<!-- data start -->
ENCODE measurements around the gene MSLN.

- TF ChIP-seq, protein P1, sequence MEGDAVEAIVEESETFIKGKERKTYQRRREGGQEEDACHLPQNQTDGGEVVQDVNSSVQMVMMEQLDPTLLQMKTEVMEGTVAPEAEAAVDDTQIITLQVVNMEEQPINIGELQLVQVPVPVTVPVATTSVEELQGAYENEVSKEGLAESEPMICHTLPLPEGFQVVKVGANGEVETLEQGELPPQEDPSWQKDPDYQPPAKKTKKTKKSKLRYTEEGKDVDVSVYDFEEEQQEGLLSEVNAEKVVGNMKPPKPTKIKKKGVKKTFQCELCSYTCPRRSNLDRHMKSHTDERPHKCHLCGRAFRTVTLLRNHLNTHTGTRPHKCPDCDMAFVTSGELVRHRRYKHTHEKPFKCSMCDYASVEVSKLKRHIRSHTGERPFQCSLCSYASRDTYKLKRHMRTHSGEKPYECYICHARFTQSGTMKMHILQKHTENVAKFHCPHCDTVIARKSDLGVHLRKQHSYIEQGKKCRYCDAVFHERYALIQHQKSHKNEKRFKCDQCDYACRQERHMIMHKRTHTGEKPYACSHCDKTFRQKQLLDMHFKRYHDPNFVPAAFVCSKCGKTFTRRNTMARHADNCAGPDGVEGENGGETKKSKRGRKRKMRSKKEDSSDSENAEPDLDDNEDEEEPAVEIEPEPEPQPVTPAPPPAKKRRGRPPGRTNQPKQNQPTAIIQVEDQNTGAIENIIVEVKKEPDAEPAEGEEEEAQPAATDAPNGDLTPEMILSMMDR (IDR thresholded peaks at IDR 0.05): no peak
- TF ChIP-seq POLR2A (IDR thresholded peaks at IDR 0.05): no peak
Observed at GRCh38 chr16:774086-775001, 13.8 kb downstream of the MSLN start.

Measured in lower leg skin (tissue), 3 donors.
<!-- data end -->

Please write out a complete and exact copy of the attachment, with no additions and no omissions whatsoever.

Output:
ENCODE measurements around the gene MSLN.

- TF ChIP-seq, protein P1, sequence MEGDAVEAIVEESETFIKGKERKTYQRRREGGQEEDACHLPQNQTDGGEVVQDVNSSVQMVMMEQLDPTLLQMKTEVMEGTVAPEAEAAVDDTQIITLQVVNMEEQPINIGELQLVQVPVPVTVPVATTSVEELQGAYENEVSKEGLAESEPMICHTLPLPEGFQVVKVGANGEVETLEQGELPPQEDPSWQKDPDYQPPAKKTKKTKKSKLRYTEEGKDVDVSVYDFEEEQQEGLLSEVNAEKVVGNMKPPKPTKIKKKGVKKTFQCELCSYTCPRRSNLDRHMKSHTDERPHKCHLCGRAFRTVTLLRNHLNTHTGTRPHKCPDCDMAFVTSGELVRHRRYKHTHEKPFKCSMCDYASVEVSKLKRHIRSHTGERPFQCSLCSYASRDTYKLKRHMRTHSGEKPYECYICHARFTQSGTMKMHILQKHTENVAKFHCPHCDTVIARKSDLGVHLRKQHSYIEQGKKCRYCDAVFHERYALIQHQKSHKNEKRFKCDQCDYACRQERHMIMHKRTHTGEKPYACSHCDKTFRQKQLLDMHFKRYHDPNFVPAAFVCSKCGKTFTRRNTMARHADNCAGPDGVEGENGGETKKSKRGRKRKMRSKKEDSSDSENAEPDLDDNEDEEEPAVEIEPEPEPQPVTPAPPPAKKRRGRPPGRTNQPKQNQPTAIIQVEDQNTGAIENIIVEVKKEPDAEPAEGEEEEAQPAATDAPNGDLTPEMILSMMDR (IDR thresholded peaks at IDR 0.05): no peak
- TF ChIP-seq POLR2A (IDR thresholded peaks at IDR 0.05): no peak
Observed at GRCh38 chr16:774086-775001, 13.8 kb downstream of the MSLN start.

Measured in lower leg skin (tissue), 3 donors.